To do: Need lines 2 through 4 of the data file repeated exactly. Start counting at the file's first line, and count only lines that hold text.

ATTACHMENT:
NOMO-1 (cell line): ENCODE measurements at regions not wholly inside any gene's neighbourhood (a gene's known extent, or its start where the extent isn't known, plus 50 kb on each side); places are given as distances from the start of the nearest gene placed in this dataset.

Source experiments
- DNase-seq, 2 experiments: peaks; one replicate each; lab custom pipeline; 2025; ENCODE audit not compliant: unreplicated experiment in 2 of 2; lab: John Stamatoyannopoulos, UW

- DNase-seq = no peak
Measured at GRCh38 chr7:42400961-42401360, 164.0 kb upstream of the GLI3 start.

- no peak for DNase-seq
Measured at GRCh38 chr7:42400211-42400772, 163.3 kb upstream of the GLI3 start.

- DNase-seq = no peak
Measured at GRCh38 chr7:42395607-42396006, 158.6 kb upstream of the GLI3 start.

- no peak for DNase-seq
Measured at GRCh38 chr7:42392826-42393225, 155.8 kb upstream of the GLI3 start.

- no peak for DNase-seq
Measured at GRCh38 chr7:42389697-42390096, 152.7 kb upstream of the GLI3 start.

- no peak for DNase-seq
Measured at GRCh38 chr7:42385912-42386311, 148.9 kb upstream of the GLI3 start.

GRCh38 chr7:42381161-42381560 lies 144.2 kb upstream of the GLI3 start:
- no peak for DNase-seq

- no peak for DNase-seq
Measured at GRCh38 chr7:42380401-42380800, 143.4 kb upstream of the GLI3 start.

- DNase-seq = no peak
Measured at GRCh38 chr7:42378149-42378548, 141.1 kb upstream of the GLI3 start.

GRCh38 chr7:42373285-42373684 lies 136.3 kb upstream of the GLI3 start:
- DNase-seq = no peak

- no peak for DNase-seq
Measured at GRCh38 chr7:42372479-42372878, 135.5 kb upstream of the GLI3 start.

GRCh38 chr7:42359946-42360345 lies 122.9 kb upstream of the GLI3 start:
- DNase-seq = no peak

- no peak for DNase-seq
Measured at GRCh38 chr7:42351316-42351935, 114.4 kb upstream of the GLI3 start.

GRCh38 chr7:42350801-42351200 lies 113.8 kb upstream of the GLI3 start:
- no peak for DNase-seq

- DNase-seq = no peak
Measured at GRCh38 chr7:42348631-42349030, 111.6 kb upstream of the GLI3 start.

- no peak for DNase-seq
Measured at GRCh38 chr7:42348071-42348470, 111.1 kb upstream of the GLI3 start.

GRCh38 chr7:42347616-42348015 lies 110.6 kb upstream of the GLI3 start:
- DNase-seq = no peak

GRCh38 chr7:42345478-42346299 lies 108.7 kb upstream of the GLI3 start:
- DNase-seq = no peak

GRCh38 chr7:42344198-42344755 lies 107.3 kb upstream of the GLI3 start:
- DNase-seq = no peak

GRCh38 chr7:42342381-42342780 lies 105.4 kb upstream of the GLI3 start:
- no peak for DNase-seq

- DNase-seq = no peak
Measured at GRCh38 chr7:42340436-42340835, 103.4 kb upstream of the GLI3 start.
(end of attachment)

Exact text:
Source experiments
- DNase-seq, 2 experiments: peaks; one replicate each; lab custom pipeline; 2025; ENCODE audit not compliant: unreplicated experiment in 2 of 2; lab: John Stamatoyannopoulos, UW

- DNase-seq = no peak